Below are major manufactured and modular housing tax provisions that MHI staff are lobbying on:
• ENERGY STAR Tax Credit: Presently, manufacturers who build ENERGY STAR homes are eligible to receive a $1,000 tax credit while modular home builders are eligible to receive a $2,000 tax credit by exceeding the International Energy Conservation Code (IECC) by 50 percent. This tax credit is set to expire in December of 2011.
• Taxation of “Carried Interest”: “Carried Interest” allows real estate investment trusts, private-equity firms and other partnerships to pay tax rates on their profits that are lower than rates paid by salaried and hourly workers. An increase in the tax rate will adversely affect our communities that are real estate partnerships and will have a profound affect on smaller developers/owners who are already feeling the ill effects of capital constraints in the marketplace.
• Mortgage Interest Deduction: Despite its popularity among homeowners, real estate agents, and builders, talk is building on Capitol Hill and in policy circles of scaling back or eliminating the mortgage-interest tax deduction. It was estimated by Congress’ Joint Committee on Taxation that between 2011 and 2013, this deduction will allow about $360 billion in potential tax revenue.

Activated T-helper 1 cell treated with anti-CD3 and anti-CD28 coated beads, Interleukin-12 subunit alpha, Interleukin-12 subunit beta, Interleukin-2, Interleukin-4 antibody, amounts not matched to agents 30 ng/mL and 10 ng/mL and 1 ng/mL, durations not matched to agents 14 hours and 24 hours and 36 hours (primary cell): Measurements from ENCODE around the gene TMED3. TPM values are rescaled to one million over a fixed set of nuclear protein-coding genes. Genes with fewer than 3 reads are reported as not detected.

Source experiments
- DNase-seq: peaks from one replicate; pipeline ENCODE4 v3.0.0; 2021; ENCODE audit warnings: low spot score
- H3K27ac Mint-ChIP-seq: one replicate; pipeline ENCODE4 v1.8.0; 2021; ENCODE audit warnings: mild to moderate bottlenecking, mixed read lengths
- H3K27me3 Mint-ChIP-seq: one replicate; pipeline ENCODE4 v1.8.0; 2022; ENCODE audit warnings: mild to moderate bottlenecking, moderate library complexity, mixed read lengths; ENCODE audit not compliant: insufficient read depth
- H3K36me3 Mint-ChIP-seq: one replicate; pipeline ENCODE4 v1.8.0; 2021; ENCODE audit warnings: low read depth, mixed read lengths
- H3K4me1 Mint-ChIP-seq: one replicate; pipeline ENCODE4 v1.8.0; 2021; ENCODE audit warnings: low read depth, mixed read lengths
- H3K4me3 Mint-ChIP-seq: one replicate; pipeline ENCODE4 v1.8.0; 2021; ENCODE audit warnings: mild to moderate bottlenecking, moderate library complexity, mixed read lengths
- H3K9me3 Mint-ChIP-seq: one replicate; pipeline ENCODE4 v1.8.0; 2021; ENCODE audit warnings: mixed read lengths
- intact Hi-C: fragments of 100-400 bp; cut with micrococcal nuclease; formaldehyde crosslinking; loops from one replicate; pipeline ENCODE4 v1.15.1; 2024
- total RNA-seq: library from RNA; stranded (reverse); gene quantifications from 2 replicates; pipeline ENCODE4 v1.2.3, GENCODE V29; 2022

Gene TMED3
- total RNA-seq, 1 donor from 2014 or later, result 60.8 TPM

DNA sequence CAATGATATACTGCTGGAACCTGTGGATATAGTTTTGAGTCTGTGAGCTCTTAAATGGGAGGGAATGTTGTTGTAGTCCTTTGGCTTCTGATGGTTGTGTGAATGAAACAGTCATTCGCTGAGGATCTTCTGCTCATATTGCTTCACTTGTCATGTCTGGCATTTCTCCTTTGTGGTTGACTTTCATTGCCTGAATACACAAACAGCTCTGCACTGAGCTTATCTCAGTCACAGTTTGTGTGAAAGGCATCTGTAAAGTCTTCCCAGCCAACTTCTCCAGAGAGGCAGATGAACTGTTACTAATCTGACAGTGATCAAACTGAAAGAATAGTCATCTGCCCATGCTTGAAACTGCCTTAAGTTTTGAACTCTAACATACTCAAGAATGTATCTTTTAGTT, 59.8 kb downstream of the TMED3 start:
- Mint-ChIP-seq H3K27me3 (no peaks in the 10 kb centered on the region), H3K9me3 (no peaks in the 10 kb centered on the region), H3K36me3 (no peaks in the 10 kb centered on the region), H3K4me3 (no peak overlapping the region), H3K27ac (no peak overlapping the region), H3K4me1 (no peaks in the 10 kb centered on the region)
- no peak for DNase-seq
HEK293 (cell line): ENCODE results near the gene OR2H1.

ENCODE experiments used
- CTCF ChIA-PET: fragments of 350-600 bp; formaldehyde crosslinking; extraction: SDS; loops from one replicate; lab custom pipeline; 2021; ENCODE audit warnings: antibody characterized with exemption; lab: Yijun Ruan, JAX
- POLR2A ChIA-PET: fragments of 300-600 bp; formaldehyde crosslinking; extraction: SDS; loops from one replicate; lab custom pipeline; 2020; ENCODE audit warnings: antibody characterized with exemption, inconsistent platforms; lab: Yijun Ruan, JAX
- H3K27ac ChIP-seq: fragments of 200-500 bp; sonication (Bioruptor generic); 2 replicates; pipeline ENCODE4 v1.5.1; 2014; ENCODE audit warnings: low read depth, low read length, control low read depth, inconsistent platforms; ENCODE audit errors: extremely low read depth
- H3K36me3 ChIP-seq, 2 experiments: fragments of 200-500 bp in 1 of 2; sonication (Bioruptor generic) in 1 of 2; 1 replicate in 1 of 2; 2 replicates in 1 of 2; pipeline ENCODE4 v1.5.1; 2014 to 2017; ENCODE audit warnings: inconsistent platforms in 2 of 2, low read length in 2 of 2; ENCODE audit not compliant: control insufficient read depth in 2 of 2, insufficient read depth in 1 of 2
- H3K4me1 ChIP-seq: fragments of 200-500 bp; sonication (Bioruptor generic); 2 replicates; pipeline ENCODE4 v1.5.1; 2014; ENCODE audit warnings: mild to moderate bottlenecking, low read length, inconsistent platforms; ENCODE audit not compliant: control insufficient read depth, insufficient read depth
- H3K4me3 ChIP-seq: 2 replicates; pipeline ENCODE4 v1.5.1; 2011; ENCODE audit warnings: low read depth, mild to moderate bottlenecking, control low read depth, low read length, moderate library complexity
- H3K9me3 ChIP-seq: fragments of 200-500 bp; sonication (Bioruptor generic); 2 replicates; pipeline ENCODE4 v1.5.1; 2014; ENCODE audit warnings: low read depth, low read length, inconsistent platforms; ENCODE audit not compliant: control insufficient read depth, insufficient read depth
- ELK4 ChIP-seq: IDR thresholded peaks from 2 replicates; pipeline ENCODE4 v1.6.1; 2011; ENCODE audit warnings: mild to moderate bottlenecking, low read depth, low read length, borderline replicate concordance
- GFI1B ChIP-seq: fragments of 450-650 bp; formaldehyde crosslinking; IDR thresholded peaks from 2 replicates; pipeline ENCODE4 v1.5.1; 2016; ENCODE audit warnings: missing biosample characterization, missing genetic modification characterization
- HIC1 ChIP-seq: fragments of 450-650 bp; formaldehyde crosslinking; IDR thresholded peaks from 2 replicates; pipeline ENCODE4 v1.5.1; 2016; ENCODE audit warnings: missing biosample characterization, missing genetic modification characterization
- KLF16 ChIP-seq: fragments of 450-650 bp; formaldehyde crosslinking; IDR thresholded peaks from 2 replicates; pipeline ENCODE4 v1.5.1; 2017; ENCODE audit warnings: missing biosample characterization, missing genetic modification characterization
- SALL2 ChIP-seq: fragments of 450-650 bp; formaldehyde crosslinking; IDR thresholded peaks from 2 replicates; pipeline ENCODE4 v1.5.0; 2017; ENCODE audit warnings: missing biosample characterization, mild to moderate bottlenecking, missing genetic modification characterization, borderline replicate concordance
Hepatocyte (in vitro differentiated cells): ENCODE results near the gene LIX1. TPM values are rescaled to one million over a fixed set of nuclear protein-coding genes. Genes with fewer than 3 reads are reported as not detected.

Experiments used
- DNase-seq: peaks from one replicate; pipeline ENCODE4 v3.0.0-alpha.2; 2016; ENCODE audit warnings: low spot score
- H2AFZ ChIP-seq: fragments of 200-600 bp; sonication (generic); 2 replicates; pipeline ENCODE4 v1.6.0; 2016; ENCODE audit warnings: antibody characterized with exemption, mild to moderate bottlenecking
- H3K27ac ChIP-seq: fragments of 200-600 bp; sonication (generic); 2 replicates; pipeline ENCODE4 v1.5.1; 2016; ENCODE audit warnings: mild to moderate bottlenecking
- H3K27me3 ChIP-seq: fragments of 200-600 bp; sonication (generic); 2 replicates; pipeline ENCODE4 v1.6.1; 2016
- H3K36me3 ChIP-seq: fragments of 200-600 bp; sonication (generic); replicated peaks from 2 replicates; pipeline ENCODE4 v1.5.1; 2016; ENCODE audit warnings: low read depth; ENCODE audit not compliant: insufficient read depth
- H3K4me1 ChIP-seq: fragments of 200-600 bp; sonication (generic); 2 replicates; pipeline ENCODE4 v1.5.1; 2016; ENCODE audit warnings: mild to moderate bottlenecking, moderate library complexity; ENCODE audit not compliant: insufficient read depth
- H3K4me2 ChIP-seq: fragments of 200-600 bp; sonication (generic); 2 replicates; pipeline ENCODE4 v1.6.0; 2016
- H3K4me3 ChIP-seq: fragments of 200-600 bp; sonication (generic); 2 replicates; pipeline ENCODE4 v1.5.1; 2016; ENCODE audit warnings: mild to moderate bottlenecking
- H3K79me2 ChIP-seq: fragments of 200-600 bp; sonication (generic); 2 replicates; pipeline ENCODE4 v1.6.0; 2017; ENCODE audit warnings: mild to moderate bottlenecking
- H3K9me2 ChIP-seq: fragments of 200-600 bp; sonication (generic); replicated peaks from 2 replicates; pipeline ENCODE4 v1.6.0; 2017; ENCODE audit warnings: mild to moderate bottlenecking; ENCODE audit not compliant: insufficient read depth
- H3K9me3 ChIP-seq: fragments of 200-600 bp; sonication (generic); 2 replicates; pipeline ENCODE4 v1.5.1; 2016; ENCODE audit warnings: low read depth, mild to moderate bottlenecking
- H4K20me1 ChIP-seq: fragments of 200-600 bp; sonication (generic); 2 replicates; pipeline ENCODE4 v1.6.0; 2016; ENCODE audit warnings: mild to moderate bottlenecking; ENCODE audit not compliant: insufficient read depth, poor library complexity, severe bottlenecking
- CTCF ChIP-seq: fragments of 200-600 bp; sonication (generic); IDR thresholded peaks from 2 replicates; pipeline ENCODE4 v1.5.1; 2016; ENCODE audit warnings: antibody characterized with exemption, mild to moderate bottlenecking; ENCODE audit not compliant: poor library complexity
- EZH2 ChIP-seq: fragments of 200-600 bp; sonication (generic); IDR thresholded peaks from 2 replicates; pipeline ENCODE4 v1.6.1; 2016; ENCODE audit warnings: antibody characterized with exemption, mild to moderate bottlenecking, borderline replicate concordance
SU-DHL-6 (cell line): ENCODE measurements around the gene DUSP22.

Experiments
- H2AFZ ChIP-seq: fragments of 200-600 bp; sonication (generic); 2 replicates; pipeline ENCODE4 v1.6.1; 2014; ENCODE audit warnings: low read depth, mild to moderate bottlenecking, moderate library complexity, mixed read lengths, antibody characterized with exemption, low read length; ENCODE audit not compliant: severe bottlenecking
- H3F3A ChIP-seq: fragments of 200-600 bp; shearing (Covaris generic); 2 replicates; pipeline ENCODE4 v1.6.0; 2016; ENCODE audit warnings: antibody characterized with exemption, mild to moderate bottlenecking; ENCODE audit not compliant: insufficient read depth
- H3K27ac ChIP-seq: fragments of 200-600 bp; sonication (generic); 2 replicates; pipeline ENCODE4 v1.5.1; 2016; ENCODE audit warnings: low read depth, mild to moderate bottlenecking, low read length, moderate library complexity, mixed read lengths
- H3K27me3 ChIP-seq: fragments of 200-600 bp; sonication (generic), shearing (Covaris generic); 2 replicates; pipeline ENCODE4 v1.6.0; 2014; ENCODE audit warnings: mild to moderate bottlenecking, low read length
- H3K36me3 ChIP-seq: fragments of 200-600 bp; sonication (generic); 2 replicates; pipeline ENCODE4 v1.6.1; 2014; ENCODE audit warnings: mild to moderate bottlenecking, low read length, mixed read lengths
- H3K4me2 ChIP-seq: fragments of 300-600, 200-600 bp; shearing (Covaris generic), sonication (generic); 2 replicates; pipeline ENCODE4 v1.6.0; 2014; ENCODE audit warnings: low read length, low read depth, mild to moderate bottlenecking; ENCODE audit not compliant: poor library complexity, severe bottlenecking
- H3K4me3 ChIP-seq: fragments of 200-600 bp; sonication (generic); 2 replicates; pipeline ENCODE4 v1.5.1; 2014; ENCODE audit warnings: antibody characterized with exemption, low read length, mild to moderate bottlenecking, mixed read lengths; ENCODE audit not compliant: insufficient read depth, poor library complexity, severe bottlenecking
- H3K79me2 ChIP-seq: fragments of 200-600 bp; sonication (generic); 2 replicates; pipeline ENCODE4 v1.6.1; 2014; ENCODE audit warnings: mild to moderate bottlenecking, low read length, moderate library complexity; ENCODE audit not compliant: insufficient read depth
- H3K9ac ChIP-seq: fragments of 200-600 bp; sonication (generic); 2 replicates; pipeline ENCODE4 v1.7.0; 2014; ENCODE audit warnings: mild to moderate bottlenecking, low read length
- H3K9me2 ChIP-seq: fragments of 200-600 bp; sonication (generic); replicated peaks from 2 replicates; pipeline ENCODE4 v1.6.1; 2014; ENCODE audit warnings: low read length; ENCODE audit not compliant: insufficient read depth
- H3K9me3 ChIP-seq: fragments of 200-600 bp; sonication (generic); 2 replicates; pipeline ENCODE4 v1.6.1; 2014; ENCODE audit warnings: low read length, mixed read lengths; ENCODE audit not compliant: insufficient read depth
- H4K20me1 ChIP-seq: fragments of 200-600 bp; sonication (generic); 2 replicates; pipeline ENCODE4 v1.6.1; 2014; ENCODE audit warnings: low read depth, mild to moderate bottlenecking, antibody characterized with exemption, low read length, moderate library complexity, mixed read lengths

As Congress looks for ways to close the deficit gap, MHI staff will be monitoring these critical issues and coordinating a targeted grassroots effort.
Below is a summary of the key provisions of the bill:
Debt Ceiling Increase
The Act creates a two-step process for increasing the debt ceiling by an amount between $2.1 trillion and $2.4 trillion. Upon passage, the Act provides a $900 billion debt ceiling increase—$400 billion is immediate and an additional $500 billion is subject to a congressional joint resolution of disapproval that can be vetoed by the President—that will provide sufficient government borrowing authority through 2011.